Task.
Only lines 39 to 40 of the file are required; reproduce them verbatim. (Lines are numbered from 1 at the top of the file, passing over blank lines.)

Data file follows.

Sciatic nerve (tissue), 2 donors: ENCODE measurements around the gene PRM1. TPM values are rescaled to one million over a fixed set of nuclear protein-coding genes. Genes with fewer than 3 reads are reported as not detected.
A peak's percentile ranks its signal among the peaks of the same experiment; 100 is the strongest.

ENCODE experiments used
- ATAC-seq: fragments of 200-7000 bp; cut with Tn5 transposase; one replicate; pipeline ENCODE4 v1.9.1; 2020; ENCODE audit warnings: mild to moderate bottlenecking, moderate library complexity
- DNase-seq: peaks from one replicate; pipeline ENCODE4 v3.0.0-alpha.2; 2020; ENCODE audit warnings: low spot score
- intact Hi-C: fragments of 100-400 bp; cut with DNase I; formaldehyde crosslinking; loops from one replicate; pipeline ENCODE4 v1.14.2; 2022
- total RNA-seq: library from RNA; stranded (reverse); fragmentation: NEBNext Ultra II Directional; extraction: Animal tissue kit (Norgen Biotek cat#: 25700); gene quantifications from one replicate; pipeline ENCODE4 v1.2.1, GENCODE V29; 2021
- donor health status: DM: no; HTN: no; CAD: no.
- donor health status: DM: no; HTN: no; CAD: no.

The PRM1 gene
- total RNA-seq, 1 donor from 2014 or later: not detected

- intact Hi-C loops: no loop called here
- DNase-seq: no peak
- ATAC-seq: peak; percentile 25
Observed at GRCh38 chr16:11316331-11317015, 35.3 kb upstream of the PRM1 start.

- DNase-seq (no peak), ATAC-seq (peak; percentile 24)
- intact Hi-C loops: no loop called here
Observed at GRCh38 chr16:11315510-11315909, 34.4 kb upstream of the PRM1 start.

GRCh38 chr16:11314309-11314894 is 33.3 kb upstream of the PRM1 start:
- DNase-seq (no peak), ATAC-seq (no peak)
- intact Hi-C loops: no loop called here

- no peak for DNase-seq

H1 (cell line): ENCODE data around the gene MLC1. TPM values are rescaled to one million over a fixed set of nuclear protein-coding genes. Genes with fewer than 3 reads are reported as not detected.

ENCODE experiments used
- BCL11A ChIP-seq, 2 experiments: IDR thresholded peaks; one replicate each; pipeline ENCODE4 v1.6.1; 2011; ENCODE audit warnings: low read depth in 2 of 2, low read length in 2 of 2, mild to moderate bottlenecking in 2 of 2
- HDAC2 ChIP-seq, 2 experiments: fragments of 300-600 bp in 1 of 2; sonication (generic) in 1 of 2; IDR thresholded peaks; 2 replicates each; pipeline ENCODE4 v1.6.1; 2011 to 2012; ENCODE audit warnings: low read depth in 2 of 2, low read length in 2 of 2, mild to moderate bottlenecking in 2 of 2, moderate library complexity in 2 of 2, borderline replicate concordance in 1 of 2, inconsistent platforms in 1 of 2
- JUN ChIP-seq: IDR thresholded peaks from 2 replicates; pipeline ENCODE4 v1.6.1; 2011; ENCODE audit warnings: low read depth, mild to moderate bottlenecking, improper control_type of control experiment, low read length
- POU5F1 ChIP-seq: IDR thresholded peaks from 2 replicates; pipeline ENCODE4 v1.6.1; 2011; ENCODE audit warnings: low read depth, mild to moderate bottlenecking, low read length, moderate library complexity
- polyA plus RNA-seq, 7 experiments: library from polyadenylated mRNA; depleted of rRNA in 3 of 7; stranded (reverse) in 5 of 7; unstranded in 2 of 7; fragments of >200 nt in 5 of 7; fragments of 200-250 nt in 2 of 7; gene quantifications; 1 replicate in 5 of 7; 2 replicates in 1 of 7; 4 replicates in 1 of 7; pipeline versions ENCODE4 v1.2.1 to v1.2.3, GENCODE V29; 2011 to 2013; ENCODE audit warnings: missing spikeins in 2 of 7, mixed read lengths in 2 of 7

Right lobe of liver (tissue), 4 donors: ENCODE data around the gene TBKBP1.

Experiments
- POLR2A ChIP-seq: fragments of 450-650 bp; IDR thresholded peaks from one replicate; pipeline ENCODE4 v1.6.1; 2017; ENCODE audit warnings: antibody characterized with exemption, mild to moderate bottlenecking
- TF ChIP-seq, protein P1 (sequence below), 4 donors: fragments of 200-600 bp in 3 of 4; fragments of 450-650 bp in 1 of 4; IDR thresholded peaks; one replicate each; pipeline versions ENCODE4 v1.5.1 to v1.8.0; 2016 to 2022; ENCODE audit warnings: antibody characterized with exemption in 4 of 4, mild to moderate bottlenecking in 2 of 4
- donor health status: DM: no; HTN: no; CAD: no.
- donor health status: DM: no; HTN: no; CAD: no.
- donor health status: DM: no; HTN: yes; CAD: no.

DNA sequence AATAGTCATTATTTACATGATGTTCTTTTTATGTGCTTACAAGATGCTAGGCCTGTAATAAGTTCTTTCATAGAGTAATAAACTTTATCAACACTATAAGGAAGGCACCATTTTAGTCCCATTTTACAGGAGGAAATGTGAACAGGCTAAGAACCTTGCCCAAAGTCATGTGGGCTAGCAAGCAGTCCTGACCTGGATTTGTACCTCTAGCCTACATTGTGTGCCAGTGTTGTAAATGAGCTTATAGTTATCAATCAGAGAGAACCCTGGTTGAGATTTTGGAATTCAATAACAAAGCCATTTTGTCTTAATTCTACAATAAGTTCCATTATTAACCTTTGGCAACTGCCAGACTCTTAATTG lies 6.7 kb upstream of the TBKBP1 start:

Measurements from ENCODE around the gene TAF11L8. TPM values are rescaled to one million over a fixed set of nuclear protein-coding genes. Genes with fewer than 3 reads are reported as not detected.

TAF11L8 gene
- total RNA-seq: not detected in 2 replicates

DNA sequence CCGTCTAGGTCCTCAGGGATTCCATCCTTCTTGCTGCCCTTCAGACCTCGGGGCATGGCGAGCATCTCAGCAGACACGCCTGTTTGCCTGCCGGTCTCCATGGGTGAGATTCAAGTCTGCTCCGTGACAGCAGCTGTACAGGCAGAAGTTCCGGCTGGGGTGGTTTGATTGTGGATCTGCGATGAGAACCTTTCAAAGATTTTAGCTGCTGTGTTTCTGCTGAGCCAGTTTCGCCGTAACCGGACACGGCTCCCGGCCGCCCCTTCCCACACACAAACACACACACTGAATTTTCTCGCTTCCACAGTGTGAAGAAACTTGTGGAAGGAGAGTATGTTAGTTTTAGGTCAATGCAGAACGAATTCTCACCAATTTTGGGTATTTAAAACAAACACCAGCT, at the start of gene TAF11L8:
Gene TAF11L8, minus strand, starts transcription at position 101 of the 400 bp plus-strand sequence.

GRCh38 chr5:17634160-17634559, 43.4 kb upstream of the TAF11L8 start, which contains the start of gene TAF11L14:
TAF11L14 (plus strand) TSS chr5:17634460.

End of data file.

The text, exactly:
TAF11L8 gene
- total RNA-seq: not detected in 2 replicates